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Global Perspectives Blog

Has democracy failed in Turkey? One scholar, activist shares his story

Halil Yenigun is a visiting postdoctoral scholar at Stanford’s Abbasi Program in Islamic Studies, who left Turkey in 2016 amidst a government crackdown on dissenting academics. In the below interview, Yenigun shares his story of advocating for democracy, human rights, and peace in Turkey, and calls for “global democratic solidarity” across borders to keep invasive governments in check.

New book examines the decline of U.S. hegemony in the Western Hemisphere

In Bush II, Obama, and the Decline of U.S. Hegemony in the Western Hemisphere Thomas O’Keefe, lecturer in international relations, applies competing definitions and conceptions of hegemony to various foreign policy initiatives and events during the George W. Bush & Obama administrations to test whether they manifest a decline in traditional U.S. dominance and leadership in the Western Hemisphere.

Stanford student conducts research on India’s 181 helpline for women

With co-sponsorship by the Center for South Asia and the WSD Handa Center for Human Rights & International Justice, Stanford student Japsimran Kaur, ’18, spent her summer working with a team of Stanford researchers in Gujarat, India.

Stanford Global Studies colleagues Sangeeta Mediratta, Associate Director, Center for South Asia, and Meredith Miller Vostrejs, Program Manager, WSD Handa Center for Human Rights & International Justice, sat down for a Q&A with Japsimran to reflect on her summer experience.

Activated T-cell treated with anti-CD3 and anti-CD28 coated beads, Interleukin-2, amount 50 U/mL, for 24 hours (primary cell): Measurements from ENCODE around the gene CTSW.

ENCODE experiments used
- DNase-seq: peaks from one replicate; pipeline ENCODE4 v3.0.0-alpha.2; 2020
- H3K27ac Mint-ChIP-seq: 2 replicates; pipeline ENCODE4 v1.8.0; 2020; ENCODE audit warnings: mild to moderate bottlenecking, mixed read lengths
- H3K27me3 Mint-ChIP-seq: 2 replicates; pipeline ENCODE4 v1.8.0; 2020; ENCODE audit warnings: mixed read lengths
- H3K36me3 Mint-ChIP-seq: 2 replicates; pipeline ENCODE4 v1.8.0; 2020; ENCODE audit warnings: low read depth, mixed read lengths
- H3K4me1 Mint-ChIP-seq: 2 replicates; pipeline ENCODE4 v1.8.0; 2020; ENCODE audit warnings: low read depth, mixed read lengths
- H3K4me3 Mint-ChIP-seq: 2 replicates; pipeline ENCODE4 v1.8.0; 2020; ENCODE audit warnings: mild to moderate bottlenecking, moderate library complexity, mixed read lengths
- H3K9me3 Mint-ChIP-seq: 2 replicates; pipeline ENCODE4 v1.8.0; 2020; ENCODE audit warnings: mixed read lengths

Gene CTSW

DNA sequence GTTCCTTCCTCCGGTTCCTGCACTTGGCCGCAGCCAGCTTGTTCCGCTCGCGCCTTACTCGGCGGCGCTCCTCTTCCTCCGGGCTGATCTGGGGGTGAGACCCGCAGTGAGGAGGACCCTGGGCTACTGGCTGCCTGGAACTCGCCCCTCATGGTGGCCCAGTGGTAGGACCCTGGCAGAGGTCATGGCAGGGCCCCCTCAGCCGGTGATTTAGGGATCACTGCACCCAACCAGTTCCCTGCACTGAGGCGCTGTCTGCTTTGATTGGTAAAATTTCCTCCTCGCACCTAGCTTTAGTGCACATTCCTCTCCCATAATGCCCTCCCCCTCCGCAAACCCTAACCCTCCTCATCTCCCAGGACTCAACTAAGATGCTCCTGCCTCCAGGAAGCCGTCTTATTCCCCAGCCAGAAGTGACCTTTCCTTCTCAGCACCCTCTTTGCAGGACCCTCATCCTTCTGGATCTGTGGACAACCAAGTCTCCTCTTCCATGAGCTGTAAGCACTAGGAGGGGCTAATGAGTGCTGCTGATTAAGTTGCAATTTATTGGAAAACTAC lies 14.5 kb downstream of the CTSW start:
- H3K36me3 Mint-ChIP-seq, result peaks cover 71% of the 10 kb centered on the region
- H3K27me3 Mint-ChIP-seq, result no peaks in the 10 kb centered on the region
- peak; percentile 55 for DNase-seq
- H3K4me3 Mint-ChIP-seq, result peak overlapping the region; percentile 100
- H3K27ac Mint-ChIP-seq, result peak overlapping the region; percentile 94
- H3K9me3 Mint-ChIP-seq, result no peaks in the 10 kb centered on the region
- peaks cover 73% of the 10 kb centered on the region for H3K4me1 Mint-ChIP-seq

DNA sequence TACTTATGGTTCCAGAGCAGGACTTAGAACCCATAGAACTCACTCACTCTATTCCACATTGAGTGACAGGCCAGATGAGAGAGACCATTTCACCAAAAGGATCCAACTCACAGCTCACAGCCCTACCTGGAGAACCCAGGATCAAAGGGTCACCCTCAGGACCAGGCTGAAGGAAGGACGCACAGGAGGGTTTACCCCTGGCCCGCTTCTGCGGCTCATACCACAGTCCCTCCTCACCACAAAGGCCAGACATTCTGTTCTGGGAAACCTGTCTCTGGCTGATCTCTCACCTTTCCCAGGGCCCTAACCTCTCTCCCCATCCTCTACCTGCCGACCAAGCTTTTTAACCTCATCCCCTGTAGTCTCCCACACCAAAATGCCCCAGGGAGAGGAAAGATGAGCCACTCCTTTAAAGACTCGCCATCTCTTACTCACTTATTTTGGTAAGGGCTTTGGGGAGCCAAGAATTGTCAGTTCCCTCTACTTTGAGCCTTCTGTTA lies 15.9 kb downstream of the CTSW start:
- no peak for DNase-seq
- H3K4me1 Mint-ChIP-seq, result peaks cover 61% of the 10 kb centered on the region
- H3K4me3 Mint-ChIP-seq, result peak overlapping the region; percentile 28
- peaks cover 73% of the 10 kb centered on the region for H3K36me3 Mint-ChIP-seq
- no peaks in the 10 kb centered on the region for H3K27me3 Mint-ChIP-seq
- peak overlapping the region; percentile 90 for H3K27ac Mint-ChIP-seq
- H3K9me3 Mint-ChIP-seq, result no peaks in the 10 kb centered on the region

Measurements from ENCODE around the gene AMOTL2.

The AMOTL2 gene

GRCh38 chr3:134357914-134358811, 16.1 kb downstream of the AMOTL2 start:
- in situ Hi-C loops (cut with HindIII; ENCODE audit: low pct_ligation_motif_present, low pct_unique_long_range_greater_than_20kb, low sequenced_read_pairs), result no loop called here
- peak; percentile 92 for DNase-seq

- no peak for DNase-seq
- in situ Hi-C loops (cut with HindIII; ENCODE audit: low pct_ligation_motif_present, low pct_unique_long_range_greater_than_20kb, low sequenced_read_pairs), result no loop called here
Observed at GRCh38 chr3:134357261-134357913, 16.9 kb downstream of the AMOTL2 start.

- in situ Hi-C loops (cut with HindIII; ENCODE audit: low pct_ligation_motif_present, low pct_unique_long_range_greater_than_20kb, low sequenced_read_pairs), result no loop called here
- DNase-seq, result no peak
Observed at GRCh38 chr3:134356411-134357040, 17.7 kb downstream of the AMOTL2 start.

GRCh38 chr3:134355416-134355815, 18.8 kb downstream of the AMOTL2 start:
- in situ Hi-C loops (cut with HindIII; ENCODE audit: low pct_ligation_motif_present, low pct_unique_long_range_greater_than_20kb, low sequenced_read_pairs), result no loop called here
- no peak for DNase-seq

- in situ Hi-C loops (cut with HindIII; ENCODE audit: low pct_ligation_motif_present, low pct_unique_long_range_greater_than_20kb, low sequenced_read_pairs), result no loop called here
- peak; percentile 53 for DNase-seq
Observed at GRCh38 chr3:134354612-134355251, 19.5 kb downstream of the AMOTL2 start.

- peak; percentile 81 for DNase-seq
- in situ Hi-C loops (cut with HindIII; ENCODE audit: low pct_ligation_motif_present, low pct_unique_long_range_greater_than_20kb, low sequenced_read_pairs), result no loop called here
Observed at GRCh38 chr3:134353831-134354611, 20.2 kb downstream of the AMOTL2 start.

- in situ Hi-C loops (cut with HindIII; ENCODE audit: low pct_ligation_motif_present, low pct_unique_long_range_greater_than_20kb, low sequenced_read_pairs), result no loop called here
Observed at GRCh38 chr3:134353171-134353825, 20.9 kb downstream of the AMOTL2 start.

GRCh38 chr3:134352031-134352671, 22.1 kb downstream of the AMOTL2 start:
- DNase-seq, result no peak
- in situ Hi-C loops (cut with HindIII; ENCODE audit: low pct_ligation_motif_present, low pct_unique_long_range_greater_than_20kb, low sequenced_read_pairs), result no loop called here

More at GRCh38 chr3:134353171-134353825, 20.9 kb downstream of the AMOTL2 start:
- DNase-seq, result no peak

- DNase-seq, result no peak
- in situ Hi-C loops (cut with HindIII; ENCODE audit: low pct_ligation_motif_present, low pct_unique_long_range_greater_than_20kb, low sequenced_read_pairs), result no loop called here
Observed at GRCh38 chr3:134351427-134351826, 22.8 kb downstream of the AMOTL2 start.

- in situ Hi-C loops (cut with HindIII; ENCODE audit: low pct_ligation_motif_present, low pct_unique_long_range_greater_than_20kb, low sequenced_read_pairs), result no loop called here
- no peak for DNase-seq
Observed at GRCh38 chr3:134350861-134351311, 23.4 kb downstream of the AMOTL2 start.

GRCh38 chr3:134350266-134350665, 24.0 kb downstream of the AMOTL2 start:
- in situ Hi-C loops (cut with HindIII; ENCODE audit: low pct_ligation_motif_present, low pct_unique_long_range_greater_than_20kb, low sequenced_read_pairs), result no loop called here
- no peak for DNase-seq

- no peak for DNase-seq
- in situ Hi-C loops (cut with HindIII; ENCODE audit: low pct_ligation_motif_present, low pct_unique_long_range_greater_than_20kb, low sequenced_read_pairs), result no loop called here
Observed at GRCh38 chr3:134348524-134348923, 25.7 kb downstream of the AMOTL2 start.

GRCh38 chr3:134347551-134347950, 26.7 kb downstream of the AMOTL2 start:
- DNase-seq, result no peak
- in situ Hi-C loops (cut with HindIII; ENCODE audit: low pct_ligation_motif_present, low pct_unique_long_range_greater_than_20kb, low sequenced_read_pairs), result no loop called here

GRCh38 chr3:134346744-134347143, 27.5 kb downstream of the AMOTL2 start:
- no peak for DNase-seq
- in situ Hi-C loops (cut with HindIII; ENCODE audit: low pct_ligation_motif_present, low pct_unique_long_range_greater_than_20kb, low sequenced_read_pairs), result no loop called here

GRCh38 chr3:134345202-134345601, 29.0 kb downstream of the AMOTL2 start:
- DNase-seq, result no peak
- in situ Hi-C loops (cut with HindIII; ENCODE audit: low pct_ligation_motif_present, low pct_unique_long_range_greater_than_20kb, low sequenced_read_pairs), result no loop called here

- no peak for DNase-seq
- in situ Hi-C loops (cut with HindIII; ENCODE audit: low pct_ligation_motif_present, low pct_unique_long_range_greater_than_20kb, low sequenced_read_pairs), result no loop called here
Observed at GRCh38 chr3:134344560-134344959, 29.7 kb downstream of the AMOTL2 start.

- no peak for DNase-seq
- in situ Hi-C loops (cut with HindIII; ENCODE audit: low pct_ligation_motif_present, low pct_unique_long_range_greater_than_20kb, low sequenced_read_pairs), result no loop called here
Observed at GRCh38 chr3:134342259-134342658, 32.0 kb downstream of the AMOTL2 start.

Research spotlight: Emma Puighermanal

As a postdoctoral fellow at the Institute of Functional Genomics in Montpellier, France, Emma Puighermanal works on how an important brain structure called the striatum controls behavior.

Dysfunction in the striatum is associated with multiple neurological and psychiatric disorders including Parkinson’s and Huntington’s disease, schizophrenia, autism, and addiction, among others. To better understand this structure and how it is affected by disease, she used different tools to study the striatum at the level of genes, neurons, and neural circuits.

Course Brings Indigenous Students from Mexico to Study Global Risks at Stanford

Belen Sánchez Hernández is from Cherán, a town of 16,000 indigenous Purépecha located in central-western Mexico, and one of the few autonomous communities recognized by the government as a self-governing indigenous community. “We govern by ‘usos y costumbres’ or ‘custom and usage’ as the fight against organized crime has pushed my community to protect the rich natural resources that we depend on,” she explains, referring to her community’s decision to drive out municipal authorities complicit in the drug trade in 2011.  


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